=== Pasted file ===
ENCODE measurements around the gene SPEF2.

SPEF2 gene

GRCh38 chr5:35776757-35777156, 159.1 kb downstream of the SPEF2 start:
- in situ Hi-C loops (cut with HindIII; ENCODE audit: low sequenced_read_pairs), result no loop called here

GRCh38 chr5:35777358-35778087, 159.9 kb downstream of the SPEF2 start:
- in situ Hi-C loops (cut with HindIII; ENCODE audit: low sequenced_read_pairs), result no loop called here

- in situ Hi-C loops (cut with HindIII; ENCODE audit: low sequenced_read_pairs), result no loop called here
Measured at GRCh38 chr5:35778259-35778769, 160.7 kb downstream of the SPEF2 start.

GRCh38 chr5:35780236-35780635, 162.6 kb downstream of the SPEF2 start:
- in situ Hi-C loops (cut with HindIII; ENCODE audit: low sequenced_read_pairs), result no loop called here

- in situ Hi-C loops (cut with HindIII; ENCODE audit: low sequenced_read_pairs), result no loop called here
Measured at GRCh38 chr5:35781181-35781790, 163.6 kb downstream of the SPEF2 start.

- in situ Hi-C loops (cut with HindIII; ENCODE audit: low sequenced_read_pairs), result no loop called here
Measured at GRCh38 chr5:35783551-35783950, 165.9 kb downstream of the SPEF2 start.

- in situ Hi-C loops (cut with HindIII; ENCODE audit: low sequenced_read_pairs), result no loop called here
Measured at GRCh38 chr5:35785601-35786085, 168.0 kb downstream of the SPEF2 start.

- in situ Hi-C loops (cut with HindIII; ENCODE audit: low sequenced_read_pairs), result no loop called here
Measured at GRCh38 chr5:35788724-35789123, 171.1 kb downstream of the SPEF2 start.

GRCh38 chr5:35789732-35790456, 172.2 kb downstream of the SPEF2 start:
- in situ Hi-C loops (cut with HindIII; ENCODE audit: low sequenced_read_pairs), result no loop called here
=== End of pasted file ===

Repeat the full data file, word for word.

ENCODE measurements around the gene SPEF2.

SPEF2 gene

GRCh38 chr5:35776757-35777156, 159.1 kb downstream of the SPEF2 start:
- in situ Hi-C loops (cut with HindIII; ENCODE audit: low sequenced_read_pairs), result no loop called here

GRCh38 chr5:35777358-35778087, 159.9 kb downstream of the SPEF2 start:
- in situ Hi-C loops (cut with HindIII; ENCODE audit: low sequenced_read_pairs), result no loop called here

- in situ Hi-C loops (cut with HindIII; ENCODE audit: low sequenced_read_pairs), result no loop called here
Measured at GRCh38 chr5:35778259-35778769, 160.7 kb downstream of the SPEF2 start.

GRCh38 chr5:35780236-35780635, 162.6 kb downstream of the SPEF2 start:
- in situ Hi-C loops (cut with HindIII; ENCODE audit: low sequenced_read_pairs), result no loop called here

- in situ Hi-C loops (cut with HindIII; ENCODE audit: low sequenced_read_pairs), result no loop called here
Measured at GRCh38 chr5:35781181-35781790, 163.6 kb downstream of the SPEF2 start.

- in situ Hi-C loops (cut with HindIII; ENCODE audit: low sequenced_read_pairs), result no loop called here
Measured at GRCh38 chr5:35783551-35783950, 165.9 kb downstream of the SPEF2 start.

- in situ Hi-C loops (cut with HindIII; ENCODE audit: low sequenced_read_pairs), result no loop called here
Measured at GRCh38 chr5:35785601-35786085, 168.0 kb downstream of the SPEF2 start.

- in situ Hi-C loops (cut with HindIII; ENCODE audit: low sequenced_read_pairs), result no loop called here
Measured at GRCh38 chr5:35788724-35789123, 171.1 kb downstream of the SPEF2 start.

GRCh38 chr5:35789732-35790456, 172.2 kb downstream of the SPEF2 start:
- in situ Hi-C loops (cut with HindIII; ENCODE audit: low sequenced_read_pairs), result no loop called here